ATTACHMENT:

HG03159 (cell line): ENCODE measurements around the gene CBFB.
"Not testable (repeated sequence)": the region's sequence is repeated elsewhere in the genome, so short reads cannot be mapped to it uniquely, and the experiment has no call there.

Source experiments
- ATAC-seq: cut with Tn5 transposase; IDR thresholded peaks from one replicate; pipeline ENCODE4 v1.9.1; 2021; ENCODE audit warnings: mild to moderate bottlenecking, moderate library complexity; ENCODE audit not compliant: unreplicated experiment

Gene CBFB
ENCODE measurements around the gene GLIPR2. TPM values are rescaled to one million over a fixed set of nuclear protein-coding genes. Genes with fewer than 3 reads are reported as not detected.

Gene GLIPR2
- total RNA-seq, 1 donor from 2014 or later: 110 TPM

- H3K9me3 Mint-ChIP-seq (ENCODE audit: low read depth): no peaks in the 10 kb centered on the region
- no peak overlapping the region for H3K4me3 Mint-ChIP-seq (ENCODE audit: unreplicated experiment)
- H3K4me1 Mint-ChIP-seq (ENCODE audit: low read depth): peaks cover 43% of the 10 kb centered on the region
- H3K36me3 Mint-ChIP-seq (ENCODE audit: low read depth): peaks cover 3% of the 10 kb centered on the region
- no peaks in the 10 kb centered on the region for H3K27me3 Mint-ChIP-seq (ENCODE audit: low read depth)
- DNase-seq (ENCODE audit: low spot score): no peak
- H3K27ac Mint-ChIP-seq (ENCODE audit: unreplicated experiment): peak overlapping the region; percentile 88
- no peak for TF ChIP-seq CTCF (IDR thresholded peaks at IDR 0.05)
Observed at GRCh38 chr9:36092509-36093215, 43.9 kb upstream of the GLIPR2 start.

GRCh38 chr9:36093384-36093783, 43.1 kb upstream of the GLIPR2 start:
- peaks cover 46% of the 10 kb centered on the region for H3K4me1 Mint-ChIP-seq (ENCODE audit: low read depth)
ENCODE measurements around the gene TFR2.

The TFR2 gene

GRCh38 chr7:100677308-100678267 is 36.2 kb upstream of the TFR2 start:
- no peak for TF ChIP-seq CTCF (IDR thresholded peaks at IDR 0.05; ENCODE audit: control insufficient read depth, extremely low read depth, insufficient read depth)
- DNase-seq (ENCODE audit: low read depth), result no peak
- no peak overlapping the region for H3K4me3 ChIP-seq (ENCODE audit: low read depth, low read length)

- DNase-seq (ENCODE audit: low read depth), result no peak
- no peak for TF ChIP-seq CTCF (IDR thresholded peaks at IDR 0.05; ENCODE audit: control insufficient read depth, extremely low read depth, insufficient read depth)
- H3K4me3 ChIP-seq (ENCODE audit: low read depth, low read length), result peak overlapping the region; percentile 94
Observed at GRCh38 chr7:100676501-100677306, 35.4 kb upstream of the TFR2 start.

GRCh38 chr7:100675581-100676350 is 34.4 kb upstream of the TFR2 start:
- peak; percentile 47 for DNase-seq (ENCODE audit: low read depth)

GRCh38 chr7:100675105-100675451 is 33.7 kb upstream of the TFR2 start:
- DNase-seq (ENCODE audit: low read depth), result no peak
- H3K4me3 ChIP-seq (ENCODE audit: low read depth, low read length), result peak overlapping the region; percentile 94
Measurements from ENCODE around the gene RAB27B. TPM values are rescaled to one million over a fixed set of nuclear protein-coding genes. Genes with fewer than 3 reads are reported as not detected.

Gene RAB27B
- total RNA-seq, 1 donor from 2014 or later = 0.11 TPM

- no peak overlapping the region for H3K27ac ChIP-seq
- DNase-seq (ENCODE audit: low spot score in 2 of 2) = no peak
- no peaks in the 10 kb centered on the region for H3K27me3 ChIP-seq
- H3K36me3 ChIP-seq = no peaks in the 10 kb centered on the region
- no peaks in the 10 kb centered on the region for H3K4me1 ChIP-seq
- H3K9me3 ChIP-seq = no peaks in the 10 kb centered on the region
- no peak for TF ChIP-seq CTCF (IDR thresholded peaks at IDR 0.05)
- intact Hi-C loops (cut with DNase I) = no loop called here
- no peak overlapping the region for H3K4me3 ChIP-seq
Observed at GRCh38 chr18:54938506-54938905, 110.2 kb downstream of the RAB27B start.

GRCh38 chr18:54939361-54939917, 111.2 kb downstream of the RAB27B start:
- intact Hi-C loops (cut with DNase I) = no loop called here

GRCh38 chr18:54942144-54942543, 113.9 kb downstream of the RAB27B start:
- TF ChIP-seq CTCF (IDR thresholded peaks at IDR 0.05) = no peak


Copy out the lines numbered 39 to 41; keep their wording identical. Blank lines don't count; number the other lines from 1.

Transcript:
- DNase-seq (ENCODE audit: low spot score in 2 of 2) = no peak
- no peaks in the 10 kb centered on the region for H3K27me3 ChIP-seq
- H3K36me3 ChIP-seq = no peaks in the 10 kb centered on the region